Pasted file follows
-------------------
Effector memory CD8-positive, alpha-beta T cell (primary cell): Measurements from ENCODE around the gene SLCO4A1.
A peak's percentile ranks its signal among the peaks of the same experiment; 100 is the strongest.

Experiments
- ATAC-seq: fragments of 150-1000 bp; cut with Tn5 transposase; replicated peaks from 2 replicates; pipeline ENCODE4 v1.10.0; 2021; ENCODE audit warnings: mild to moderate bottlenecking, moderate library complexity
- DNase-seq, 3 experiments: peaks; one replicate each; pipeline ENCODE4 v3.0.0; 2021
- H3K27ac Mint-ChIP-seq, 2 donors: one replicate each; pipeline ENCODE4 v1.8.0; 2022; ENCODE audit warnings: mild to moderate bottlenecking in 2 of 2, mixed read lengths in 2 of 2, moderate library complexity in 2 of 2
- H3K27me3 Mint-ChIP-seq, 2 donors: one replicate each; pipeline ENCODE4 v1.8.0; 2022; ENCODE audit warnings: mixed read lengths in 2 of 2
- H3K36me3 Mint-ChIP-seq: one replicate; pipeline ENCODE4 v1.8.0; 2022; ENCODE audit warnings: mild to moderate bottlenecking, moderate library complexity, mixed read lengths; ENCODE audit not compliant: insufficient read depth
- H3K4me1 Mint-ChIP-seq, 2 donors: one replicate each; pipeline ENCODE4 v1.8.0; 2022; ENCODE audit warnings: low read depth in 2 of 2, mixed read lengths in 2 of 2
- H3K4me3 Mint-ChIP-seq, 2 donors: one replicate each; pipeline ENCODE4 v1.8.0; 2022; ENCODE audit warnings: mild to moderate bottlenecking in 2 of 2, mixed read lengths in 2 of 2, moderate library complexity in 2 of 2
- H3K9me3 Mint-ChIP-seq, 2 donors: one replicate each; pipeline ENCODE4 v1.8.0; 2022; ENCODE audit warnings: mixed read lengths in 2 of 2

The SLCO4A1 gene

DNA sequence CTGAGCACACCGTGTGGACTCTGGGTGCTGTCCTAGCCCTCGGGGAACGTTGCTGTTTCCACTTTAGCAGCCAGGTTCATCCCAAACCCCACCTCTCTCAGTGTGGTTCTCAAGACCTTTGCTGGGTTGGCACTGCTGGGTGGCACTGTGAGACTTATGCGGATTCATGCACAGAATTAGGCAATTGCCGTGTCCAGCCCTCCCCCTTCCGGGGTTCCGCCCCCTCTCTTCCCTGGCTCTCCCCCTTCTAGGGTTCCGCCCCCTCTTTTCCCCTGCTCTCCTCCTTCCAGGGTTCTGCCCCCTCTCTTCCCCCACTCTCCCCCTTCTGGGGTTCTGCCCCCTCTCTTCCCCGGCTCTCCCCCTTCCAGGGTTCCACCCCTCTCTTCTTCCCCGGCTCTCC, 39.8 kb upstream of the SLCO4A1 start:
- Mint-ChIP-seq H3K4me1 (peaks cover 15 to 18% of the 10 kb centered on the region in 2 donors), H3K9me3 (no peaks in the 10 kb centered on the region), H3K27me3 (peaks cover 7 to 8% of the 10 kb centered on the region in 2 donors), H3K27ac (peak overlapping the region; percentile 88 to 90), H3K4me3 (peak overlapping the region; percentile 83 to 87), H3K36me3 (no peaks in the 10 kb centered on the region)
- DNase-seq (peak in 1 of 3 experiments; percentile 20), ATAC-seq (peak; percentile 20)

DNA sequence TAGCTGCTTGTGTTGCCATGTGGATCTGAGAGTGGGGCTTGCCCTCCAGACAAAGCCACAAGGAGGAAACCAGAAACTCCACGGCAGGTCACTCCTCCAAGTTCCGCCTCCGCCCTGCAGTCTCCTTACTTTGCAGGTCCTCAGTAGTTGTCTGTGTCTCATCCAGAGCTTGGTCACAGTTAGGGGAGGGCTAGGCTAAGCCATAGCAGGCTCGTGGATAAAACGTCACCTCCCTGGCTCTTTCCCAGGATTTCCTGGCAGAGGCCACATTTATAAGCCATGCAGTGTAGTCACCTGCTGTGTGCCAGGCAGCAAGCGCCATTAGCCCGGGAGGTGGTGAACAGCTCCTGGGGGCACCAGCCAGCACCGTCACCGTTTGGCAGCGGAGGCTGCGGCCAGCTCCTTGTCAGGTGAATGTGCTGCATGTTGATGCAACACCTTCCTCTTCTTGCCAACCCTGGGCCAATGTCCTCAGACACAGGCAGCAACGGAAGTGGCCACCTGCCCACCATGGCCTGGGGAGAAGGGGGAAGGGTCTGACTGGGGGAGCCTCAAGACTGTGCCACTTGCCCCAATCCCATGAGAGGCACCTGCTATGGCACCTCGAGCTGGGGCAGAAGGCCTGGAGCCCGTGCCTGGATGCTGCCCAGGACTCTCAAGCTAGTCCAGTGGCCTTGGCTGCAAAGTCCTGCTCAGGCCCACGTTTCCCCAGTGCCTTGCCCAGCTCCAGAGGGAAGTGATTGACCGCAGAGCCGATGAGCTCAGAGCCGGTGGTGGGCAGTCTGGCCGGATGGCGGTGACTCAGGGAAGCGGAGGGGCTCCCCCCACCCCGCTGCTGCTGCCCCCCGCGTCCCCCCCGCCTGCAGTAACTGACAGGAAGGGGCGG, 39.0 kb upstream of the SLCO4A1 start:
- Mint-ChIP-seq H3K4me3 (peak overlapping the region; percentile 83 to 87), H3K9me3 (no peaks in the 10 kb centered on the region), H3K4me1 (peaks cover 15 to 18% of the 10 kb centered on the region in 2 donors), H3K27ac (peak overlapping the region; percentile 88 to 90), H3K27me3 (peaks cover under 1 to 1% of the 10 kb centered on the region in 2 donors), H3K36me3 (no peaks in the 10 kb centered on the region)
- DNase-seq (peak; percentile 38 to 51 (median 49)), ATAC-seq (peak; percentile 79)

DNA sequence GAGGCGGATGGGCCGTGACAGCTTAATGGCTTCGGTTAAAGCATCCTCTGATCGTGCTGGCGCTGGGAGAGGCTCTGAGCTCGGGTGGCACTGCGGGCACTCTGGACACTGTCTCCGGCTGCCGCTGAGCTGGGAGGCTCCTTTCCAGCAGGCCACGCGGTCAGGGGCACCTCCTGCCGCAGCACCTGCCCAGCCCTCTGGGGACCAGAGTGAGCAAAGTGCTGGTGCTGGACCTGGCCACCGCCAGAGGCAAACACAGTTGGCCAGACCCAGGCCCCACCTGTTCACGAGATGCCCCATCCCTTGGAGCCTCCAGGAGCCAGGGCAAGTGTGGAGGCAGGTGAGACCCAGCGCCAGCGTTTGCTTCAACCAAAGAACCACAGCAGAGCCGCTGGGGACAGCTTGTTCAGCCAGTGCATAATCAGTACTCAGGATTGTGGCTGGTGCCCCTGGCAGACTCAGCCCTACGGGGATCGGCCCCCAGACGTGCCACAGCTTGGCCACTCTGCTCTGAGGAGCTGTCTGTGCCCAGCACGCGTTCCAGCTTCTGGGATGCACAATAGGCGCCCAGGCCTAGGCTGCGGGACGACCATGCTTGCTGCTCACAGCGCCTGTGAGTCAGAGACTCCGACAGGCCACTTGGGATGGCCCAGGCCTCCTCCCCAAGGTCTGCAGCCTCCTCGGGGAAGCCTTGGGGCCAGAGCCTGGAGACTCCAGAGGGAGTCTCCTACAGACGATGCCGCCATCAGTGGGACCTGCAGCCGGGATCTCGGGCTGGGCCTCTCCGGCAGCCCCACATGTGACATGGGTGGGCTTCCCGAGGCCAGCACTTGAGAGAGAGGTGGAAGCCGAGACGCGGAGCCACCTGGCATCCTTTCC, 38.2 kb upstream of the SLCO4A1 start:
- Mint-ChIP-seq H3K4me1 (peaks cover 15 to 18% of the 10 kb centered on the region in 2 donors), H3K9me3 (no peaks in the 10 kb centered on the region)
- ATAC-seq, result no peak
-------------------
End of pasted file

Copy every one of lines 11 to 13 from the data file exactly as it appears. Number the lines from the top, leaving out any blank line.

- H3K9me3 Mint-ChIP-seq, 2 donors: one replicate each; pipeline ENCODE4 v1.8.0; 2022; ENCODE audit warnings: mixed read lengths in 2 of 2

The SLCO4A1 gene

DNA sequence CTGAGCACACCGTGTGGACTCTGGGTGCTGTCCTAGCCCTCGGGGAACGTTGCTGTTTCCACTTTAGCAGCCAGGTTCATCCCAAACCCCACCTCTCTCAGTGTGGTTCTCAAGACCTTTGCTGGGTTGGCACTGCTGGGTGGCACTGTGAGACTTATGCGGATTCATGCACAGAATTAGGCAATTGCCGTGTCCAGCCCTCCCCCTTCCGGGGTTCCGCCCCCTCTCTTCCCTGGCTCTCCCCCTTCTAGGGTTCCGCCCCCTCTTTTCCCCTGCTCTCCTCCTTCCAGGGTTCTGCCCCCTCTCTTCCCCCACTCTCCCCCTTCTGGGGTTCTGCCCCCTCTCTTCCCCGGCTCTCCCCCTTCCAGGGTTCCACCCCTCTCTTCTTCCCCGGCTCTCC, 39.8 kb upstream of the SLCO4A1 start: